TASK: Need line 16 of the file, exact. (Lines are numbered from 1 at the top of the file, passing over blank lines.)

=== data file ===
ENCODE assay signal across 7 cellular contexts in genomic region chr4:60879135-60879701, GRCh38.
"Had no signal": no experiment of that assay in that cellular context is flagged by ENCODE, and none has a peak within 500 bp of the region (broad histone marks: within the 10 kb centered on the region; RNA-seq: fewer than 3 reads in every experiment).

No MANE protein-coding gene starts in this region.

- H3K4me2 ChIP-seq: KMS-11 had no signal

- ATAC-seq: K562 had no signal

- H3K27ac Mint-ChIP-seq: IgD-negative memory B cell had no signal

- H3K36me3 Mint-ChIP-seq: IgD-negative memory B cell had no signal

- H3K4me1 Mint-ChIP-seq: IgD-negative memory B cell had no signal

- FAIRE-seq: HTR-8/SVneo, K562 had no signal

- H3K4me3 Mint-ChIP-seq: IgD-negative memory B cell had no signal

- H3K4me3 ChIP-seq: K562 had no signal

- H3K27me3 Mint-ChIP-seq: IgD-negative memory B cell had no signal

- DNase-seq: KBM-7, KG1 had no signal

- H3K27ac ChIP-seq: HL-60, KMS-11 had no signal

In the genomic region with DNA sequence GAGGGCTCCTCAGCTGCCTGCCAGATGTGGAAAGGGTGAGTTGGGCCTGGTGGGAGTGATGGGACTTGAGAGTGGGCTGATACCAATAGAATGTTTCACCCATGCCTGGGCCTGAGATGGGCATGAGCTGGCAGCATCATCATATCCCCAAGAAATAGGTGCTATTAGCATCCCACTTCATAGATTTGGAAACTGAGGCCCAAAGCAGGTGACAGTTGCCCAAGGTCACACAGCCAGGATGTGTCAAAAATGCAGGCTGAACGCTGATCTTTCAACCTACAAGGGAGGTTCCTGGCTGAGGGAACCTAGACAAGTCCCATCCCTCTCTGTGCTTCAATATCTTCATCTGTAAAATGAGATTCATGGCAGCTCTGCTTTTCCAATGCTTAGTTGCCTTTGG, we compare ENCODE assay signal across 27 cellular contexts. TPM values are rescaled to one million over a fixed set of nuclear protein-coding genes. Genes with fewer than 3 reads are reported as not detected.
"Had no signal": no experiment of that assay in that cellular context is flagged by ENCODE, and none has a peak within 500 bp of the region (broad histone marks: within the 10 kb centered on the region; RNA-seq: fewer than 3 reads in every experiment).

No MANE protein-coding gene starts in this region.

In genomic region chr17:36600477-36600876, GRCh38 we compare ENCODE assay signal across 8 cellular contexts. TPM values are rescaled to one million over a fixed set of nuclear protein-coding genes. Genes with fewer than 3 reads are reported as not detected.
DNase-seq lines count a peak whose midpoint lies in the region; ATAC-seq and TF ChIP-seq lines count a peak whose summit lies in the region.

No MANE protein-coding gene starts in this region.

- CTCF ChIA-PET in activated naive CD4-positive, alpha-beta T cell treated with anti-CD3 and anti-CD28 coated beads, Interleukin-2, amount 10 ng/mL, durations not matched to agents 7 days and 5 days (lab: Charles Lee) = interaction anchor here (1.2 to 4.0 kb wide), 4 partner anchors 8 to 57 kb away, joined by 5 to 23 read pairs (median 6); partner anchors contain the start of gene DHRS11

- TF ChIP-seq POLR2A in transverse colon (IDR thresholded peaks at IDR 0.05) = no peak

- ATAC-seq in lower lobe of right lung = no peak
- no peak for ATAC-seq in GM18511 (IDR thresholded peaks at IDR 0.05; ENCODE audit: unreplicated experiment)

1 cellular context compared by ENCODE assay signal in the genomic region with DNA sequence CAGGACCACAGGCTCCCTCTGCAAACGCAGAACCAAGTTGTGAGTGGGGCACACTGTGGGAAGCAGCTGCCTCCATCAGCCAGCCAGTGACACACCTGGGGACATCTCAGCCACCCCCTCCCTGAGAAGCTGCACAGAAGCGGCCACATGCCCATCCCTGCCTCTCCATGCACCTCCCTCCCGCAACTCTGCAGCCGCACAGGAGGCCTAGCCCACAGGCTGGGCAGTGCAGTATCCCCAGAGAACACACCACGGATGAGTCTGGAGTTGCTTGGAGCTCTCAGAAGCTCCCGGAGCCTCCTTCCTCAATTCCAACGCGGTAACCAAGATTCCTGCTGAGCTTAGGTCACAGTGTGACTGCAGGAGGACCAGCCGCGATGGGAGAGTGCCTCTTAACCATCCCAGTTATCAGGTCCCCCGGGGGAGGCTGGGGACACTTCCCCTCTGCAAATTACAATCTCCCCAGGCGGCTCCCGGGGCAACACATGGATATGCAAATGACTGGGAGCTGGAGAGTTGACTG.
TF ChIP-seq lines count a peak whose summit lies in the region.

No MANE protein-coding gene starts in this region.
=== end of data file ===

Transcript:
"Had no signal": no experiment of that assay in that cellular context is flagged by ENCODE, and none has a peak within 500 bp of the region (broad histone marks: within the 10 kb centered on the region; RNA-seq: fewer than 3 reads in every experiment).